Wednesday, February 23, 2011


I'm still trying to get my pizza right. I baked it a bit longer last night so the crust was firm but I didn't notice any special flavor in it to indicate the Italian seasoning and Parmesan cheese I had added to it. Of course, it was covered with sauce and pepperoni and mozzarella cheese so probably I wouldn't have noticed.  But it was a good pizza which SWMBO and I demolished at one sitting.

Tonight, I think will just be some leftover jerk chicken and rice.

I'm beginning to realize, after only a couple of weeks of this, why SWMBO tired of cooking, after 50 years or so.

So . . on to another subject.

The bridge construction continues in my neighborhood and today we found out what those tall cylindrical columns of rebar were used for.  They were guides for the forms into which cement was poured.  One of them was hardened enough for the forms to be removed today and you can see the columns for the bridge coming into being.

I don't know if any of you are as fascinated by this as I seem to be but I'll probably continue reporting on it simply because I drive through the construction zone a couple or more times a day.  Humor me.

Tuesday, February 22, 2011

Don't be a jerk!

My cooking adventures continue.  Last night I made Jerk Chicken.  It was very easy.  Bought a bottle of jerk marinade at the store, marinaded the chicken pieces for a couple of hours in a plastic bag, dumped it all into a glass dish and baked it in the oven for about 40 minutes.  SWMBO introduced us to jerk chicken but she used to make her own marinade.  Mine was just as good, I thought.  However, the curried green bananas I fixed to accompany the chicken didn't have the proper sweet flavor to go with the hot.  We sprinkled them with a bit of sugar which helped but SWMBO said she thought the bananas were "too" green and therefore not sweet enough.  White rice and a tossed salad accompanied the entree.

Forgot to take any pictures.  I suppose I could take a picture of my full mid-section.  Naaaaahhhh.  Wouldn't be prudent, as George H.W. Bush used to say.

I just finished making a couple of balls of pizza dough.  This time I added some Italian seasoning and some Parmesan cheese to the flour so I'll see how that turns out.  It looks good so far.

And the beat goes on.

Sunday, February 20, 2011

Why I'm staying inside today!

Sunday, Sunday, and Baby It's Cold Outside.  Either song could describe mid-day in my town, Arizona.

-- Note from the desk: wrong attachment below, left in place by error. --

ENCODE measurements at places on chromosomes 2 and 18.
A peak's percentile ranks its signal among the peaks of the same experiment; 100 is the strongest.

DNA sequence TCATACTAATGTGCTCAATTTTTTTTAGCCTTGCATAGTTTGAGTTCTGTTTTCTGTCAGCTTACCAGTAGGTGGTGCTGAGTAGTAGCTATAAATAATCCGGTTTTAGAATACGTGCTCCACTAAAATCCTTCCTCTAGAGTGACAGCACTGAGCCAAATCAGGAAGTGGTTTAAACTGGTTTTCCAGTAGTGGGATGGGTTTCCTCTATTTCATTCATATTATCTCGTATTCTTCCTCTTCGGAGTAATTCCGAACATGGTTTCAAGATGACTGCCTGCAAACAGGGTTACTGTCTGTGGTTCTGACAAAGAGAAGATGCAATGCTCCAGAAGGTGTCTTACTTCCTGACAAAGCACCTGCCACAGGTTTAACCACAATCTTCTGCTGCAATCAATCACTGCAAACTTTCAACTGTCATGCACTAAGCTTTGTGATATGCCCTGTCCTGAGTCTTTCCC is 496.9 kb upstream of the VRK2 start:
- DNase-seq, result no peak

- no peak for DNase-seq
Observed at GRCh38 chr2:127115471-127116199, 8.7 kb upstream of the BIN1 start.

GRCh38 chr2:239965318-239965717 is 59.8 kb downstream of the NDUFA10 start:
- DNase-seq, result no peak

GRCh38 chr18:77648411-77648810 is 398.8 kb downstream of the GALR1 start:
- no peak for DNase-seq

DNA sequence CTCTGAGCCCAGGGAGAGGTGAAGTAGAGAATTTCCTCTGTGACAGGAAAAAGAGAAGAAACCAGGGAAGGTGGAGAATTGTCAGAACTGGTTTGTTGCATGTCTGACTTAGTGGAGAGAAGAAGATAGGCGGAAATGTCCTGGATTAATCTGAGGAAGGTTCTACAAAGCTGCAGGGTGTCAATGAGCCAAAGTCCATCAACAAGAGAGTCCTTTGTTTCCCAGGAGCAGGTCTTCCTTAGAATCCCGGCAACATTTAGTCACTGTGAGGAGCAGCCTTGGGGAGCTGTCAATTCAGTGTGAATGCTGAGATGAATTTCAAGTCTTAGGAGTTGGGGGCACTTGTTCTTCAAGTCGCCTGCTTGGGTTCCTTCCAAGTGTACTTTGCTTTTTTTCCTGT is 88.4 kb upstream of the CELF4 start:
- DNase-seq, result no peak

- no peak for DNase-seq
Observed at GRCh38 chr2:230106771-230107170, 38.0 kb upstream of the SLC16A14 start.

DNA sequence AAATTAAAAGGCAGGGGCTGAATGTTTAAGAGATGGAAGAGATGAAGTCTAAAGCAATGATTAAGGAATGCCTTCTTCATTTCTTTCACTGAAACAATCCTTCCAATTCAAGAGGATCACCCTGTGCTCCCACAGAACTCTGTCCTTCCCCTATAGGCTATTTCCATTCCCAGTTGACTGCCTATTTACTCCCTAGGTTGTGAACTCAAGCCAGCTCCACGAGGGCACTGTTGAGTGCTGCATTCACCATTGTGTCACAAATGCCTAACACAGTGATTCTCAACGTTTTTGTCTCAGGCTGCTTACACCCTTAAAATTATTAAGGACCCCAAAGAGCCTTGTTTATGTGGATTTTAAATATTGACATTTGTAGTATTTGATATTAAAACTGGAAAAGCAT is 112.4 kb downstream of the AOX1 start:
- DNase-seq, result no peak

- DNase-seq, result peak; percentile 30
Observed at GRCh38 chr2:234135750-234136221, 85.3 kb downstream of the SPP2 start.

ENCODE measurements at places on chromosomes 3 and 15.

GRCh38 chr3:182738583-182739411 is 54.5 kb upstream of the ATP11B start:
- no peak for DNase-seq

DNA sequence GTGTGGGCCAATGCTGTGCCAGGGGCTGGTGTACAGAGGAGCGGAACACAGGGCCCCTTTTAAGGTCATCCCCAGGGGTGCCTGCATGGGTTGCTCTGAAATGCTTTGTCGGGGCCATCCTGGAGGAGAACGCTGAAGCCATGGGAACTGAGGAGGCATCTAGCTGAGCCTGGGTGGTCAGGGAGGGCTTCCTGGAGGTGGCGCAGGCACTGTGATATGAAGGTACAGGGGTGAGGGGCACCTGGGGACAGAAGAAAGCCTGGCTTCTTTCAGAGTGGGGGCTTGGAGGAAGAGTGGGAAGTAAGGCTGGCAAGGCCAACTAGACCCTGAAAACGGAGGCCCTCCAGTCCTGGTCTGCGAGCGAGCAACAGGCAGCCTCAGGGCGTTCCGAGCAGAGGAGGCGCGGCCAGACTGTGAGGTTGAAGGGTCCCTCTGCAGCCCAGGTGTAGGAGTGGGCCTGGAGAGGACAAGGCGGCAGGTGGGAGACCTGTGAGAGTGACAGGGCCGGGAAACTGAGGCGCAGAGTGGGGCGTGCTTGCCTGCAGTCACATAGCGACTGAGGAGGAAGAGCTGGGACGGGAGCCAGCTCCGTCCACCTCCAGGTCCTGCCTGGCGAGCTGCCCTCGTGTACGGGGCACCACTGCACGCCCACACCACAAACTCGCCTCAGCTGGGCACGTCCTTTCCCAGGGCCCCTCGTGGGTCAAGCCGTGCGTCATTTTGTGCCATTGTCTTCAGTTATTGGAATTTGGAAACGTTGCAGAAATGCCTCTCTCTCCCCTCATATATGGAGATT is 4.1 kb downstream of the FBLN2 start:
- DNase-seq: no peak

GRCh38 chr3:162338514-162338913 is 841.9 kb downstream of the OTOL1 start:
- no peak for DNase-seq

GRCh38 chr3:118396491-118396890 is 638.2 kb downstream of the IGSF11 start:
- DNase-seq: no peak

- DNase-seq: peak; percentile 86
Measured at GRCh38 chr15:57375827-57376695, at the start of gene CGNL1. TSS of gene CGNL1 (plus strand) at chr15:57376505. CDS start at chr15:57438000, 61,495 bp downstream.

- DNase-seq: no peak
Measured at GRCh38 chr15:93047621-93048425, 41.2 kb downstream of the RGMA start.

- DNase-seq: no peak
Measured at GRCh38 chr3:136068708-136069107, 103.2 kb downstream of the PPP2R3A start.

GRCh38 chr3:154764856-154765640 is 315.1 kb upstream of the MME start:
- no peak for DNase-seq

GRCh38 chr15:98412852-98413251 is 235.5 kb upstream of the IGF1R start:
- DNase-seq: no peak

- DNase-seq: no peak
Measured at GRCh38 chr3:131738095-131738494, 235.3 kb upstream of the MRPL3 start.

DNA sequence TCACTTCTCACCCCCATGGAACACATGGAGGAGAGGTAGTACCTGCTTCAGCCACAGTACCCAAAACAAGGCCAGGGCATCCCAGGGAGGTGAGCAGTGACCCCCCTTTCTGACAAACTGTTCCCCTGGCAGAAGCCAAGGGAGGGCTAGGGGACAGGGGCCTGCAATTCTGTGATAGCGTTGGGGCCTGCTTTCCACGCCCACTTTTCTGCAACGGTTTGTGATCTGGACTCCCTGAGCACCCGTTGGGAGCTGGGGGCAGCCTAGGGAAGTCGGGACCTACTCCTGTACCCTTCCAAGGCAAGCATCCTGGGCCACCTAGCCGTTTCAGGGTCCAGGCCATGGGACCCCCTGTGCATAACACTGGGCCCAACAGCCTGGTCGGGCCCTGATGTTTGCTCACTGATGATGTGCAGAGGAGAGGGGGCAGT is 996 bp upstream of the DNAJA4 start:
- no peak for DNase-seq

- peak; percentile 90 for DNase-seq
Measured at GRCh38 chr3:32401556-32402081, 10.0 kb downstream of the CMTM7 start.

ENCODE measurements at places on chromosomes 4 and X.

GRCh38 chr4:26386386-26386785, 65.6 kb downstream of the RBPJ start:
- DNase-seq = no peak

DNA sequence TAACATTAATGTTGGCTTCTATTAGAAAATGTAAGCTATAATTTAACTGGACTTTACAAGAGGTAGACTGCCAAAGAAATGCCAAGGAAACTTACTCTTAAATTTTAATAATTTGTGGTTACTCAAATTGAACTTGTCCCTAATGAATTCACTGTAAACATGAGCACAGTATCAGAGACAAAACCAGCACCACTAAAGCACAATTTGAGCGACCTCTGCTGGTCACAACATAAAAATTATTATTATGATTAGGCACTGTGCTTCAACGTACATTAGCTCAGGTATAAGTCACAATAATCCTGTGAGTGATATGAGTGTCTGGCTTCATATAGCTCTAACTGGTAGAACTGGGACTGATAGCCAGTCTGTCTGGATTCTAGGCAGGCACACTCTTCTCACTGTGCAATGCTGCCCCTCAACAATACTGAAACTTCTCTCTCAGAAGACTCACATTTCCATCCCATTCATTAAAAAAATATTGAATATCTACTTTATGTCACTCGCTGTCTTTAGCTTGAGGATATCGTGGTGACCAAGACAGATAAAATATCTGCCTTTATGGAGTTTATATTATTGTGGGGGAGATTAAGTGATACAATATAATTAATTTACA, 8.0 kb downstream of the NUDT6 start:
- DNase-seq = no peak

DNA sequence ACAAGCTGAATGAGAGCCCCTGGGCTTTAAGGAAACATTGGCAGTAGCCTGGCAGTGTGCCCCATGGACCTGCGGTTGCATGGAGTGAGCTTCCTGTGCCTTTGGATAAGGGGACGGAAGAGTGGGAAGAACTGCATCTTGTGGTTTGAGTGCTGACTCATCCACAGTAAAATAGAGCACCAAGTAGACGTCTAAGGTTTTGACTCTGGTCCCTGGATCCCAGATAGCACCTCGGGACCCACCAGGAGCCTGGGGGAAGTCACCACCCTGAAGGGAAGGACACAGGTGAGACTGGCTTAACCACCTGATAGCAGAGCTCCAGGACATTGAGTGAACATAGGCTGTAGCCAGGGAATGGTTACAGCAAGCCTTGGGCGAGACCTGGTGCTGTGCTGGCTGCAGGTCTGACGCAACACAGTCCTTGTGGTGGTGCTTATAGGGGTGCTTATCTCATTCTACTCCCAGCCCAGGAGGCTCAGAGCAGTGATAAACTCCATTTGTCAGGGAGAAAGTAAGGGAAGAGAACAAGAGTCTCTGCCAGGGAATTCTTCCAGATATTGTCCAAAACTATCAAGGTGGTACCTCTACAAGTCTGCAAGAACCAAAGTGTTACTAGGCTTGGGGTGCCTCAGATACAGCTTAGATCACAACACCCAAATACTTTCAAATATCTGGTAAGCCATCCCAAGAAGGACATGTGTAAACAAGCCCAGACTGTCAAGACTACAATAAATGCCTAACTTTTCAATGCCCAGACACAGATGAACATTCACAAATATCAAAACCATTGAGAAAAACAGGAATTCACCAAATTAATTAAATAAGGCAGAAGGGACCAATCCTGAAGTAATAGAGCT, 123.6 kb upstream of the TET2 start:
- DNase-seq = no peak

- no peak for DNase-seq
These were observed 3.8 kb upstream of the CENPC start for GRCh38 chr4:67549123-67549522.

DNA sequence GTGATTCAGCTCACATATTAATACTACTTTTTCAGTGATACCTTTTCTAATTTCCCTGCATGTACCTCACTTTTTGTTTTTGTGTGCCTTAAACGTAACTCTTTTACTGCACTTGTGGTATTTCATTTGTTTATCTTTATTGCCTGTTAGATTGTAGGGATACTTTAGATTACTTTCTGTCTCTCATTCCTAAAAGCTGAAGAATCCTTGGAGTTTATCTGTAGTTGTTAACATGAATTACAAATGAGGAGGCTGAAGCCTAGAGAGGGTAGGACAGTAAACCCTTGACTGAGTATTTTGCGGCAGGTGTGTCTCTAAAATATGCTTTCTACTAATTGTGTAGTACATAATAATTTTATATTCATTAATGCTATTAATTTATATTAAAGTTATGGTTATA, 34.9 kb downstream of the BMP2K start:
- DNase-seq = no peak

Do you see that white stuff on the branches of our mimosa tree?  That's snow!

The little evergreen closer to the ground seems huddled under a white blanket.

We could go for a drive, if the windshield wipers aren't frozen in place.

Hmmm, maybe a backyard picnic lunch?

Oh, sure, just take a seat!

And honey, this honeysuckle vine seems like it's shivering.

Ah well, tomorrow is another day.

Saturday, February 19, 2011

Chinee food!

O.K. I know I'm going to offend someone with that title.  But it goes way back, decades, to my Charlie Chan days on television.  Maybe even before.

But . . . I made some egg drop soup tonight for SWMBO and I.  It was easy.  It was delicious.  The recipe came from the internets.  Again, can I say: it was easy, it was delicious.

That was a preview to my Kung Pao Chicken.  My Kung Pao Chicken.  I do exaggerate.  It came in a frozen bag from the supermarket.  Heat it up in a large non-stick frying pan, throw in the bag of peanuts, toss in the bag of sauce.  Combine it all with the microwaved bag of rice.  It's dinner!

It's amazing what they can do with frozen food these days. 

But, by gawd, my egg drop soup was made from scratch.  And it was good.  And there's enough left for tomorrow.

Snow again

Well, I've done it again - bragged about our wonderful, balmy, warm Arizona weather to all of my friends in much colder and snowier climes.  And this is what I get for it.

The weatherman says we may have 4 inches or more by tomorrow but the temperature is forecast to go up to the 50's by Monday so this will not last.

The worst part is that the wet, sticky snow messes up my television reception because it sticks to the satellite dish and blocks the signal from coming through.  I've been up on a ladder brushing it off and even sprayed the dish with silicone spray but so far that's not working.  Next up: cooking spray.  Or maybe WD-40.  That's supposed to fix everything.

Friday, February 18, 2011

Bridge progress . . and weather

Here's the latest update on the bridge construction on Highway 89-A over Viewpoint Road in Prescott Valley.  Concrete on both sides of the road now.  First the north side.